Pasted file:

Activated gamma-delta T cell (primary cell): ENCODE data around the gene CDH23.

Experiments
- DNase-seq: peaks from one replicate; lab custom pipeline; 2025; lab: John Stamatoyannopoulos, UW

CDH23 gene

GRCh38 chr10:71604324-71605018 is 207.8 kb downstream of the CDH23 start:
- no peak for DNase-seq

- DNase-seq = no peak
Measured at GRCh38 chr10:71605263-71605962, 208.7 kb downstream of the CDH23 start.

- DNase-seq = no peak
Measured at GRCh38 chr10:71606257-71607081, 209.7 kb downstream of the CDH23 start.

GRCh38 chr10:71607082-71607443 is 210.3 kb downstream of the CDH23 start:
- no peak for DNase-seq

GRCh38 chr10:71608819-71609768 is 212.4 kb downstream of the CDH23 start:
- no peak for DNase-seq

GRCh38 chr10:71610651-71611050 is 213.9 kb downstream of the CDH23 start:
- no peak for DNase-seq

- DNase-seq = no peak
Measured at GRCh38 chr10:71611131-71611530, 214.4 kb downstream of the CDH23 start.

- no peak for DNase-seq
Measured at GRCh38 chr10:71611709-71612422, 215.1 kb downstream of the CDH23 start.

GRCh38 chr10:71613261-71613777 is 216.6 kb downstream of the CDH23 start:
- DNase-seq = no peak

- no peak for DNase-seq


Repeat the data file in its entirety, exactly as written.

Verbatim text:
Activated gamma-delta T cell (primary cell): ENCODE data around the gene CDH23.

Experiments
- DNase-seq: peaks from one replicate; lab custom pipeline; 2025; lab: John Stamatoyannopoulos, UW

CDH23 gene

GRCh38 chr10:71604324-71605018 is 207.8 kb downstream of the CDH23 start:
- no peak for DNase-seq

- DNase-seq = no peak
Measured at GRCh38 chr10:71605263-71605962, 208.7 kb downstream of the CDH23 start.

- DNase-seq = no peak
Measured at GRCh38 chr10:71606257-71607081, 209.7 kb downstream of the CDH23 start.

GRCh38 chr10:71607082-71607443 is 210.3 kb downstream of the CDH23 start:
- no peak for DNase-seq

GRCh38 chr10:71608819-71609768 is 212.4 kb downstream of the CDH23 start:
- no peak for DNase-seq

GRCh38 chr10:71610651-71611050 is 213.9 kb downstream of the CDH23 start:
- no peak for DNase-seq

- DNase-seq = no peak
Measured at GRCh38 chr10:71611131-71611530, 214.4 kb downstream of the CDH23 start.

- no peak for DNase-seq
Measured at GRCh38 chr10:71611709-71612422, 215.1 kb downstream of the CDH23 start.

GRCh38 chr10:71613261-71613777 is 216.6 kb downstream of the CDH23 start:
- DNase-seq = no peak

- no peak for DNase-seq